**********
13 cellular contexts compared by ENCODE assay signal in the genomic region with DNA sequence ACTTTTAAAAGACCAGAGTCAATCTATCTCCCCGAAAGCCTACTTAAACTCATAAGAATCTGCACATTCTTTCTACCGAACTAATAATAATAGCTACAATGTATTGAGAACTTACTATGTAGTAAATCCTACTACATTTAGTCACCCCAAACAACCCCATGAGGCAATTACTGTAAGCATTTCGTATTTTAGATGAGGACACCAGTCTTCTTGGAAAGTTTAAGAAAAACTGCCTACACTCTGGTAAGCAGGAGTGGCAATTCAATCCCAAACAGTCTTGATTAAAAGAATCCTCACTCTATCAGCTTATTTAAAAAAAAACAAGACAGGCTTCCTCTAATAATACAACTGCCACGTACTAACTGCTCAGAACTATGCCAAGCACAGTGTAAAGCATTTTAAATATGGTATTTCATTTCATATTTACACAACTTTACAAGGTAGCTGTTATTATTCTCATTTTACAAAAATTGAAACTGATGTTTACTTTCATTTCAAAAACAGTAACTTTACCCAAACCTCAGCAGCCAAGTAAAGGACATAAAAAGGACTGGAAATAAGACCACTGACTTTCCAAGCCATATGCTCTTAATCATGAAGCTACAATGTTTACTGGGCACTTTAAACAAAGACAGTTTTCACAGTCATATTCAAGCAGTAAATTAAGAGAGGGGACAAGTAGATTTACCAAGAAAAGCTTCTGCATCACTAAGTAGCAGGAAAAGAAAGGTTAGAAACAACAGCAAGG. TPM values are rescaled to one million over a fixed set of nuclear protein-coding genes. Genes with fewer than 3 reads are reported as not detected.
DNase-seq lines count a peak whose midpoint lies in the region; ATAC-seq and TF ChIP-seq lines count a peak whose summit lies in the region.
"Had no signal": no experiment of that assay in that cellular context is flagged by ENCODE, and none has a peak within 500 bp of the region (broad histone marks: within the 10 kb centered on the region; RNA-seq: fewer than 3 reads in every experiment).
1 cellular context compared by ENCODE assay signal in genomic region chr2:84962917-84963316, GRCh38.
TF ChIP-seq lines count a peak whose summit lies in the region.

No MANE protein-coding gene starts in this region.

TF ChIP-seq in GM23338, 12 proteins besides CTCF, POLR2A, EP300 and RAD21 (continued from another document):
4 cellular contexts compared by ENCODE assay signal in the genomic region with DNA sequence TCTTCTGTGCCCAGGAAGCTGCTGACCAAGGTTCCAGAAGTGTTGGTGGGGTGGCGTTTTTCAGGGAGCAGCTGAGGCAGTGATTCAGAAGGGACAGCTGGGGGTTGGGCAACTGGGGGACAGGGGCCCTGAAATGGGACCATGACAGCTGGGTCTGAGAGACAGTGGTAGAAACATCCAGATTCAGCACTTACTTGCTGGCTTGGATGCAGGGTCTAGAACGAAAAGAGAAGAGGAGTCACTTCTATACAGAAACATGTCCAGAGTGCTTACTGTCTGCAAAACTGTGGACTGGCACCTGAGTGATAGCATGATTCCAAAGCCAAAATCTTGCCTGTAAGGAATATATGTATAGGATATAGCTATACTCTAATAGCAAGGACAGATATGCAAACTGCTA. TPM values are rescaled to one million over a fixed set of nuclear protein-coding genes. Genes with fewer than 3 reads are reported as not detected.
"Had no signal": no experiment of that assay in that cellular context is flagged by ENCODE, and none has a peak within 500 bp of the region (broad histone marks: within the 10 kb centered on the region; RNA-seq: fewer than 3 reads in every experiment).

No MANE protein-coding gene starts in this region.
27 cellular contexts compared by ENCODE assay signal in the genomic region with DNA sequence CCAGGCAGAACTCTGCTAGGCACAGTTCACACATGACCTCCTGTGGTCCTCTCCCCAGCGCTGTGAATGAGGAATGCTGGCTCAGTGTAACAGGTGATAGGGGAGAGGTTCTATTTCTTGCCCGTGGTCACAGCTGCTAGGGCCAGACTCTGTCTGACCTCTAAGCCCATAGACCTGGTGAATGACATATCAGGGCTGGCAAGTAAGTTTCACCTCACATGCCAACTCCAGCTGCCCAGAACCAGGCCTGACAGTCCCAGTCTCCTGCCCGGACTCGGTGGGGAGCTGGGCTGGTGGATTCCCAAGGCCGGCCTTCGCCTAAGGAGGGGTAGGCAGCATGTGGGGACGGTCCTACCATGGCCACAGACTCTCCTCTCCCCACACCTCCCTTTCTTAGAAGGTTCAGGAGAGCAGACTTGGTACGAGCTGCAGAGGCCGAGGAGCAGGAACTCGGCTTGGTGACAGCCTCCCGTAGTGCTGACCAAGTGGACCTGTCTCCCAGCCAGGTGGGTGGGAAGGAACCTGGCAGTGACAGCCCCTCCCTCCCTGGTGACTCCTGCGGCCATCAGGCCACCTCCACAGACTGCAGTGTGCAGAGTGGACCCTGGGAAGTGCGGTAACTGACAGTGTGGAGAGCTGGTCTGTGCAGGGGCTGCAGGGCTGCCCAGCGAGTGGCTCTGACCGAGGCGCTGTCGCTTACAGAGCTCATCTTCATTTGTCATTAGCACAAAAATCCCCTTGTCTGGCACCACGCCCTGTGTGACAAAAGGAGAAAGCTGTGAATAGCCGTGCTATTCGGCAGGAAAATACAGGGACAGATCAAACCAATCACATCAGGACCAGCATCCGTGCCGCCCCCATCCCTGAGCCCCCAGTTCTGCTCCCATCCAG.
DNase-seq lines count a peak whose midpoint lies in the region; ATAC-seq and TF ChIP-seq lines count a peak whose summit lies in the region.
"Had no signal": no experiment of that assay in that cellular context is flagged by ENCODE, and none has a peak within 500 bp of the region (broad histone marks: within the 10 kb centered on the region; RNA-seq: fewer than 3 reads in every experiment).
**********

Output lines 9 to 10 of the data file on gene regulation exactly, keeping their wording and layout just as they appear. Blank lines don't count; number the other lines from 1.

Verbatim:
"Had no signal": no experiment of that assay in that cellular context is flagged by ENCODE, and none has a peak within 500 bp of the region (broad histone marks: within the 10 kb centered on the region; RNA-seq: fewer than 3 reads in every experiment).

No MANE protein-coding gene starts in this region.